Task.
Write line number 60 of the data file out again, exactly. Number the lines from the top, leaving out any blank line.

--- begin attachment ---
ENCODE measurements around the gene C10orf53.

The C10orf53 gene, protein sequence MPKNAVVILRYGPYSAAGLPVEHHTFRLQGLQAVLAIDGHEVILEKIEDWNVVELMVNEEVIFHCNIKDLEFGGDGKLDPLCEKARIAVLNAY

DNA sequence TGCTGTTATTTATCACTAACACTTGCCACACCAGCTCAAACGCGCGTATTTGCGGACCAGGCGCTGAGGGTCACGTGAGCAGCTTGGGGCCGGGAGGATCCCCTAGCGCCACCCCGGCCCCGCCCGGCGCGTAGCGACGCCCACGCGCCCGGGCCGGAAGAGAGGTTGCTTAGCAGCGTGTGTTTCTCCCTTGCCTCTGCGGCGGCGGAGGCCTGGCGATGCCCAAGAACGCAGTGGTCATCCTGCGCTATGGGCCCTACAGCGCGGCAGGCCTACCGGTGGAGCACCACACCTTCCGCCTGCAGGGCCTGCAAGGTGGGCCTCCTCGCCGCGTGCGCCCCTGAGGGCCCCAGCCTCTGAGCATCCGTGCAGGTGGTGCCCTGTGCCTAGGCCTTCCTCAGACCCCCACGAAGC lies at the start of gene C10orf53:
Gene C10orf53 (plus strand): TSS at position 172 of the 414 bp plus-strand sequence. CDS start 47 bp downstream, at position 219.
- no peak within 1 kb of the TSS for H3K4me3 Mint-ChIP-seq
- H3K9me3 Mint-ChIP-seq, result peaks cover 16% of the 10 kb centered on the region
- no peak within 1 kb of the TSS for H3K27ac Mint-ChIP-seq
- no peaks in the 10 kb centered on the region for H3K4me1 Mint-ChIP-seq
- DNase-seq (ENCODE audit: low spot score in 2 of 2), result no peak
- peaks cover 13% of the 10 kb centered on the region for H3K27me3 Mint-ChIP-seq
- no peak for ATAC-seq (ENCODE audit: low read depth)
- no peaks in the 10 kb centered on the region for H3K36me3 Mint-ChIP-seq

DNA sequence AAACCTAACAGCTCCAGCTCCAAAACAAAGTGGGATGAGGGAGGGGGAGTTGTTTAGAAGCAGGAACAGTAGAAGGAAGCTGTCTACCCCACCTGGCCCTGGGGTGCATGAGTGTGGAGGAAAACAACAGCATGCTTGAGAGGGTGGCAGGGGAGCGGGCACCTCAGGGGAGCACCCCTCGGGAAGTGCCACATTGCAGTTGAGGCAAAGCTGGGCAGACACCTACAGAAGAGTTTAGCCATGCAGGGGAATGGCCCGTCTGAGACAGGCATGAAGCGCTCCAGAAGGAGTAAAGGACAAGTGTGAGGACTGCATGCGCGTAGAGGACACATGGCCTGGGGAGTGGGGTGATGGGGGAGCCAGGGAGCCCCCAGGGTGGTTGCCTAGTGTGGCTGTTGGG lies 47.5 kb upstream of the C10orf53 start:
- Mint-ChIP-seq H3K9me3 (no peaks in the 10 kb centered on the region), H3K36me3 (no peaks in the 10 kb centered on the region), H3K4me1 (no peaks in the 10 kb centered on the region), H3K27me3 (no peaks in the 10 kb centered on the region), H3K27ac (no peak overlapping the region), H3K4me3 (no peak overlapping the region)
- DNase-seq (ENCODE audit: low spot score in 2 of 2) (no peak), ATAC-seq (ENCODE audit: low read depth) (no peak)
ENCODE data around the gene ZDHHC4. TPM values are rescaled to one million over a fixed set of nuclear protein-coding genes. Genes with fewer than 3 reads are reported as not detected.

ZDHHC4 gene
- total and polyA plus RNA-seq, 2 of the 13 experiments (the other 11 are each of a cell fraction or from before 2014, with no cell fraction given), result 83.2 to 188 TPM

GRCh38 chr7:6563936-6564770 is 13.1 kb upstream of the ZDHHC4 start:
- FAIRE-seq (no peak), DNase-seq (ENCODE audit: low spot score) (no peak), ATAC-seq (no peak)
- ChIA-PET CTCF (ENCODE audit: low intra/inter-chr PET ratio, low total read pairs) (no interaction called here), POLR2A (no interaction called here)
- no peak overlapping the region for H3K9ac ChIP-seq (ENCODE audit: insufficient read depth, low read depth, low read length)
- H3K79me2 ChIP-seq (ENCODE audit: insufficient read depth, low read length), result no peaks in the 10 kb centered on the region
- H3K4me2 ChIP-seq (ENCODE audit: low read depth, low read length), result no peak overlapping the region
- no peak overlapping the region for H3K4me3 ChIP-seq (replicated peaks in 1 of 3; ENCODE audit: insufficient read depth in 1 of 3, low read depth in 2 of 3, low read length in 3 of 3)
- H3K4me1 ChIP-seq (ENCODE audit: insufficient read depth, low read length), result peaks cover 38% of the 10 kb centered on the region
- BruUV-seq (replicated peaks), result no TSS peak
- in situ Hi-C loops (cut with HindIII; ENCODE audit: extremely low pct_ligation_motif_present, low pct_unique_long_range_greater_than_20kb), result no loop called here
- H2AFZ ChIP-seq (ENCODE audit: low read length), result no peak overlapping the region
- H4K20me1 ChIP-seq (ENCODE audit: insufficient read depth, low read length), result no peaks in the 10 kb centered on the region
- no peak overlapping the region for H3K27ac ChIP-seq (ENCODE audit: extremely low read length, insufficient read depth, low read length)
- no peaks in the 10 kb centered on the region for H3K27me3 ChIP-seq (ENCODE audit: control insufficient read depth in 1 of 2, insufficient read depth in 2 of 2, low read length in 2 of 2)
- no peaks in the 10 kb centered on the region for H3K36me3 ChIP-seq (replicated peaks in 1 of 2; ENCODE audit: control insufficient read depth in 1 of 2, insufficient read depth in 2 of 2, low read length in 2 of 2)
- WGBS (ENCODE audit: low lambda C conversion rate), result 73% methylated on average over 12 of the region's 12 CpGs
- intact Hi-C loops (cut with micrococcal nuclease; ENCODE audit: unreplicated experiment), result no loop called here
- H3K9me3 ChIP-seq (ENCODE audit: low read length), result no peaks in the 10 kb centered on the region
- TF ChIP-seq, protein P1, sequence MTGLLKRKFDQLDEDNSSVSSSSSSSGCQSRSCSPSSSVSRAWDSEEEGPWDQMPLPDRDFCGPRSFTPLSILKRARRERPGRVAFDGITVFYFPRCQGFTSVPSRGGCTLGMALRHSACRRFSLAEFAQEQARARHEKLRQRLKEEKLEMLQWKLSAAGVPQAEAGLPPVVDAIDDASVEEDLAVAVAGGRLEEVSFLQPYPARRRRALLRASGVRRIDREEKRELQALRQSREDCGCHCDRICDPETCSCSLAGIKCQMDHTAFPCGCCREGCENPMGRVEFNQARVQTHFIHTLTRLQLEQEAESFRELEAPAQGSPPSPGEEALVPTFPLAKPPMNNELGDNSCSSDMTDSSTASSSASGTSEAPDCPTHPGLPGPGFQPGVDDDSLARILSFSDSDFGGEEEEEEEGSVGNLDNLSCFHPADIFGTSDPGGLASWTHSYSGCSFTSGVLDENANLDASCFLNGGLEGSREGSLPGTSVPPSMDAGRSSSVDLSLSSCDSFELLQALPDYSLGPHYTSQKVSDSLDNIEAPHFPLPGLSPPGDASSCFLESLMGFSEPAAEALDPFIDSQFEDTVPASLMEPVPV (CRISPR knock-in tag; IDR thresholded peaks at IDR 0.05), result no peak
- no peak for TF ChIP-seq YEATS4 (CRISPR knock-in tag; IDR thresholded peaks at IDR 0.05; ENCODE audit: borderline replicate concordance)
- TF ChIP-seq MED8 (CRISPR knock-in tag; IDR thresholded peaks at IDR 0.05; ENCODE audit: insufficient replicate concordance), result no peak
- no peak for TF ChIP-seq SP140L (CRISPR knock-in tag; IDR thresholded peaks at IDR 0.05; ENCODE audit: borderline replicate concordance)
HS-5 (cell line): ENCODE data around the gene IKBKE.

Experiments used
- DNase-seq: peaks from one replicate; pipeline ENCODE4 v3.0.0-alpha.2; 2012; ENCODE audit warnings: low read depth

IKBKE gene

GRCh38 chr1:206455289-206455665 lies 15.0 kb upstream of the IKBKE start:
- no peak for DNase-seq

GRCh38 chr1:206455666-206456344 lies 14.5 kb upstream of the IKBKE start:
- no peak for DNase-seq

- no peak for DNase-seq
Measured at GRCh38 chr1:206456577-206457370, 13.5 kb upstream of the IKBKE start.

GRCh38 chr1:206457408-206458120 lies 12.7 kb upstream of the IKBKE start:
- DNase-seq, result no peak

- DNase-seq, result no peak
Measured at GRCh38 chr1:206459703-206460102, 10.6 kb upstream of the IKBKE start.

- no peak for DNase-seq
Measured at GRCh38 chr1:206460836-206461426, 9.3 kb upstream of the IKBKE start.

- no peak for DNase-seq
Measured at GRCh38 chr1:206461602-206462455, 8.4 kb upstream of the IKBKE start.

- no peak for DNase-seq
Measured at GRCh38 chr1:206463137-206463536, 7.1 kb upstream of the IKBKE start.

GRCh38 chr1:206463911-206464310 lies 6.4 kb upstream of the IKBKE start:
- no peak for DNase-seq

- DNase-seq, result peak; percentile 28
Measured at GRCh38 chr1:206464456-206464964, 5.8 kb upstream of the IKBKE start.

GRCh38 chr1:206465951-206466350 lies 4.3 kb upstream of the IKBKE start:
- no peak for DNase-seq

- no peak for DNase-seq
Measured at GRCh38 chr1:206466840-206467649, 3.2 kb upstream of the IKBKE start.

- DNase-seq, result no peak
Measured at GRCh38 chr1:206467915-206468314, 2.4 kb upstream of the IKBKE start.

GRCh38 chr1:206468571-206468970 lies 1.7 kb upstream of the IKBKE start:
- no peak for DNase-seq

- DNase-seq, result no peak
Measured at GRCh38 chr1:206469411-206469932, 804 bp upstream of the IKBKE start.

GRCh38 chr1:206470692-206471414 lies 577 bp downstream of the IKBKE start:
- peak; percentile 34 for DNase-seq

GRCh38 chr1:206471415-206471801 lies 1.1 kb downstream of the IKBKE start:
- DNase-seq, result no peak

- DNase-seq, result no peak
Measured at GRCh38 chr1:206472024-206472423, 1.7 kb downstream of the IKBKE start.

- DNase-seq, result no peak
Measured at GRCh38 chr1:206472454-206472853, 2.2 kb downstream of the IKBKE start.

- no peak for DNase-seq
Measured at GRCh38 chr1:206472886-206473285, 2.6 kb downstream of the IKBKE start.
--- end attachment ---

Measured at GRCh38 chr1:206463137-206463536, 7.1 kb upstream of the IKBKE start.